Tuesday, 2 July 2019
Treasury Laws Amendment (Tax Relief So Working Australians Keep More Of Their Money) Bill 2019; Consideration in Detail
I move amendments (1) and (2) on sheet 1 together as circulated in my name:
(1) Schedule 2, page 5 (before line 4), before item 1, insert:
1A Clause 1 of Part I of Schedule 7 (table dealing with tax rates for resident taxpayers for the 2018-19, 2019-20, 2020-21 or 2021-22 year of income)
Repeal the table (including the note), substitute:
(2) Schedule 2, page 6 (before line 1), before item 3, insert:
2A Clause 1 of Part III of Schedule 7 (table dealing with tax rates for working holiday makers for the 2018-19, 2019-20, 2020-21 or 2021-22 year of income)
Repeal the table, substitute:
If anyone in the broader Australian community is wondering how this third-term government found itself with the slowest growth in a decade and interest rates cut to one per cent, which is a third of what they were during the global financial crisis, with productivity going backwards, with weak household consumption, with weak household spending, and with stagnant wages, which are growing at an eighth of the pace of company profits, they need only listen to the contributions from those opposite over the past hour or so. They are so focused on what Labor is doing and what Labor is saying that they have left themselves absolutely no time to do their actual job, and it shows in the outcomes we are getting. The data being put out on an almost daily basis points to a floundering economy, which points to the fact that middle Australia is struggling. Every day we are reminded by the contributions—if you can call them that—of those opposite that they have absolutely no plan to turn things around.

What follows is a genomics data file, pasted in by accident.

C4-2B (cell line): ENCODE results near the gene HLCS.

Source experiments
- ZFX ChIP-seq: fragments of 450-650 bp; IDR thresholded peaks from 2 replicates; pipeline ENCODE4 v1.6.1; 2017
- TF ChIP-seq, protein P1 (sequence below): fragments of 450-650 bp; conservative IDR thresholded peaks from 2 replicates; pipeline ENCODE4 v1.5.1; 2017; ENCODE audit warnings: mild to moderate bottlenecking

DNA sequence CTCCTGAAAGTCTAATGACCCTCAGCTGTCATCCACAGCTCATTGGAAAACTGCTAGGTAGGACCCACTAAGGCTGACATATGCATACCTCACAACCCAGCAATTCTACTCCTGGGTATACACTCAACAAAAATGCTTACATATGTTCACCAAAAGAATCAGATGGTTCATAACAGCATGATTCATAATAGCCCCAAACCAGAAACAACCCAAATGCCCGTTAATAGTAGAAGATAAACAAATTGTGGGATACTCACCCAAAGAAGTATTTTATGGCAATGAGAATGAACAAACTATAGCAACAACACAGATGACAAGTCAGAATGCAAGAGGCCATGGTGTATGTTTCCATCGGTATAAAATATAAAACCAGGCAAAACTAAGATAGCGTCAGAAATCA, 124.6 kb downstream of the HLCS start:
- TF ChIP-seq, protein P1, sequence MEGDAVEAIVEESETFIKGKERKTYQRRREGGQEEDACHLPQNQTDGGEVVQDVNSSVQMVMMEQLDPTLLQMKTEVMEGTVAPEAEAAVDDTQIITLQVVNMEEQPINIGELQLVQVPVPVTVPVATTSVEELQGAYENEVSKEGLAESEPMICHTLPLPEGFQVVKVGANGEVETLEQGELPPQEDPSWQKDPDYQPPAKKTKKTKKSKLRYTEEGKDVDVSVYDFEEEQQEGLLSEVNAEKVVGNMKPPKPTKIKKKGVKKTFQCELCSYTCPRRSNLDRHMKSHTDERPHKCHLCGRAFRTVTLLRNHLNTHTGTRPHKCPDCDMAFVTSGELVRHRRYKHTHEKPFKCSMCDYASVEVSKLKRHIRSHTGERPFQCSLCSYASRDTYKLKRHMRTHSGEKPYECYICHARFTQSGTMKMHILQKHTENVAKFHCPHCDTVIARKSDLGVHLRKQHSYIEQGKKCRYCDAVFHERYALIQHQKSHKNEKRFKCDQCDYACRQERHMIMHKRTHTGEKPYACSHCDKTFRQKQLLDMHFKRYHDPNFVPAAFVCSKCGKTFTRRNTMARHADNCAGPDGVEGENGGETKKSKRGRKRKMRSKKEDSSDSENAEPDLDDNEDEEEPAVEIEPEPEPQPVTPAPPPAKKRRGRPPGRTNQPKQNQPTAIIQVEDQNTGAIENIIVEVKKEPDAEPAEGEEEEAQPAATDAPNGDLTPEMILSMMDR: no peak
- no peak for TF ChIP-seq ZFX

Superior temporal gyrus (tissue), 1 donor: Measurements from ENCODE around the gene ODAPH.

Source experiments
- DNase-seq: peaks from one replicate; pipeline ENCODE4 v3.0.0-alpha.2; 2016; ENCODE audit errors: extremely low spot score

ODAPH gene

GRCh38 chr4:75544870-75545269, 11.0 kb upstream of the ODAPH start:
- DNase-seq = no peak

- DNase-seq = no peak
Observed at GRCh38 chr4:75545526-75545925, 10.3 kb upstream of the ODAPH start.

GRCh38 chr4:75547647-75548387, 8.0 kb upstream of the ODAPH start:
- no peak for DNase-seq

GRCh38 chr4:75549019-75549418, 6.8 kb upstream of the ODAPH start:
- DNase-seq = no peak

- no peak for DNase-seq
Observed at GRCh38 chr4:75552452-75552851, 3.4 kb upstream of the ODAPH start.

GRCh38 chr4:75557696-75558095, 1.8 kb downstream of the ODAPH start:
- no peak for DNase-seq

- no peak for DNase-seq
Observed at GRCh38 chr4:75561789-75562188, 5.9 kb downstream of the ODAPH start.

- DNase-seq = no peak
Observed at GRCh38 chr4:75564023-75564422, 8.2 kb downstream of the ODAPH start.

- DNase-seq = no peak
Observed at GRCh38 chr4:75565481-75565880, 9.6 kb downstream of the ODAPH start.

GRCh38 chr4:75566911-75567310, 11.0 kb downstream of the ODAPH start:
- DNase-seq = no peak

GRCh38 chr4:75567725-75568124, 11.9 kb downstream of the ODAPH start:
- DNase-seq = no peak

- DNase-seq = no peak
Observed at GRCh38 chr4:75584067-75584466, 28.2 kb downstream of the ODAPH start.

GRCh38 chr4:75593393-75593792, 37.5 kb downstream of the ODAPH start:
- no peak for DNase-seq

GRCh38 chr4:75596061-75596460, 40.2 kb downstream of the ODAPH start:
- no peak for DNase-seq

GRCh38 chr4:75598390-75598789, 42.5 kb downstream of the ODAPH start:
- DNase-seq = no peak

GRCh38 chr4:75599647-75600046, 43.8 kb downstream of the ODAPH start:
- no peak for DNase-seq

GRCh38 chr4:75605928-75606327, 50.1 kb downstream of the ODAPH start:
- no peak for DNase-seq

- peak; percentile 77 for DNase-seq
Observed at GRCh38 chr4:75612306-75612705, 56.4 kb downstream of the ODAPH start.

The amendments before the House are about trying to get the place going again, about recognising that the economy has deteriorated. It has deteriorated even since the election. We've got some very poor economic data. The bank has had to cut rates twice in two meetings, down to extraordinary record lows. What the amendment recognises is that we need to do something about it. We have put these proposals to the government before now, and again now, because we do think that something needs to change. We can't have a situation where the Treasurer looks at the data that I've just run through and thinks that everything is hunky-dory. It's not. The economy is struggling on his and the government's watch, and something needs to be done about it. We owe it to the Australian people to put our heads together to try and work out what can be responsibly done to try and get the place moving again.